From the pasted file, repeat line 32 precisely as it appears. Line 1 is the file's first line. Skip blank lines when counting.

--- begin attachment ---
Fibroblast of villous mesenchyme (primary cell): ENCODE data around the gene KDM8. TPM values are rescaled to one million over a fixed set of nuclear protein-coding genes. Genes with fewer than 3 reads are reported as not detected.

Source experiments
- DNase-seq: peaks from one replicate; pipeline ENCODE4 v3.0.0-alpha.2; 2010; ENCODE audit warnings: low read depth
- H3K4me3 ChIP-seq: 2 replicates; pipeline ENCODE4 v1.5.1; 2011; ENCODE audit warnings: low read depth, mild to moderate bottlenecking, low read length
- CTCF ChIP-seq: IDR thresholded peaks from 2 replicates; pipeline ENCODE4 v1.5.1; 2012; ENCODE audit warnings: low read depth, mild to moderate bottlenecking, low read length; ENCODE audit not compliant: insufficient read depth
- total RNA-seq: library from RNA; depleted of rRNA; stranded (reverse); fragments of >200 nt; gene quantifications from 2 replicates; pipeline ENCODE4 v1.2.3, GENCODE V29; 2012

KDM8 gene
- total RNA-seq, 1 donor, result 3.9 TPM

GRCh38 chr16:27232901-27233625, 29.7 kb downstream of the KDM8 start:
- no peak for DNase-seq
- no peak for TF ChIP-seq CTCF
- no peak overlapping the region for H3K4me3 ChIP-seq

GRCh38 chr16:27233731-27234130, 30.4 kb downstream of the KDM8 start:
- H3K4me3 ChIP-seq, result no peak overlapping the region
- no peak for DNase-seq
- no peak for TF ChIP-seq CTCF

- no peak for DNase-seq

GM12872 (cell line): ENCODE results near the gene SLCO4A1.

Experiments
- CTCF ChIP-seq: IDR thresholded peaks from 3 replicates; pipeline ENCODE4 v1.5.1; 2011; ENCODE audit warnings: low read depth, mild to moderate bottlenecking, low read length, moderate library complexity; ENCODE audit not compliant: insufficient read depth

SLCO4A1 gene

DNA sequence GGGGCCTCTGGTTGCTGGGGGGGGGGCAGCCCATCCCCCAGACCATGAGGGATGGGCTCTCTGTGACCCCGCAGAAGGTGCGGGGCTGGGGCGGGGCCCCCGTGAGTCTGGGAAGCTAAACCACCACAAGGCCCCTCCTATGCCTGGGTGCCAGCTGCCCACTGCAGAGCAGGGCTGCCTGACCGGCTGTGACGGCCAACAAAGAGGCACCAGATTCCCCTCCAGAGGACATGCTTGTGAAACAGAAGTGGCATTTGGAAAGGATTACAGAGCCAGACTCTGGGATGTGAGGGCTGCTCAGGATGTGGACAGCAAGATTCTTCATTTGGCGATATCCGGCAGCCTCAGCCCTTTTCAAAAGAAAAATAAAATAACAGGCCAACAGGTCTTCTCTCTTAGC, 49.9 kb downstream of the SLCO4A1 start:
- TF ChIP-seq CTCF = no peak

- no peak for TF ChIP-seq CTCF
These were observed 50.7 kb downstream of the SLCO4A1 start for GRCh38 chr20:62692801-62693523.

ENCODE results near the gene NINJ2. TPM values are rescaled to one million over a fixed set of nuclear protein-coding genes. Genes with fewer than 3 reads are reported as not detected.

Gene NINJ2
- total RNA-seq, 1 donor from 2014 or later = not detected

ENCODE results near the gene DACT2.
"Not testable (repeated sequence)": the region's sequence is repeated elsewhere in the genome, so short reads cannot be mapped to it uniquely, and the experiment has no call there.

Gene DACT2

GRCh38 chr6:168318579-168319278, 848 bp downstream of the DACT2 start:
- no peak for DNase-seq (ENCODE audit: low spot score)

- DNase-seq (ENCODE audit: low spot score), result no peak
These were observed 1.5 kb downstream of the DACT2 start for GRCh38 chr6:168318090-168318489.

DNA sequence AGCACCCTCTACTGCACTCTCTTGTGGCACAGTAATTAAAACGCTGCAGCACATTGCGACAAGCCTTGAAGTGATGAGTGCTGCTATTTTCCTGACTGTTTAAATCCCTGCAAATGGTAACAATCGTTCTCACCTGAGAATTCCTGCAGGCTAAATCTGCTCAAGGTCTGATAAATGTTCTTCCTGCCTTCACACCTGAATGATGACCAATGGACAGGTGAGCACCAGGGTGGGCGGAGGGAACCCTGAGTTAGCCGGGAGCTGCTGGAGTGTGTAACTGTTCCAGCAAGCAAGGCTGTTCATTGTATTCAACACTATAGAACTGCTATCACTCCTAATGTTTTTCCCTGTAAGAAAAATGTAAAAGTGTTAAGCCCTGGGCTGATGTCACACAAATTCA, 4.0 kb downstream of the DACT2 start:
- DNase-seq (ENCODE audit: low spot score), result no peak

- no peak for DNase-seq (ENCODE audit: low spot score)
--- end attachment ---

GRCh38 chr6:168318579-168319278, 848 bp downstream of the DACT2 start: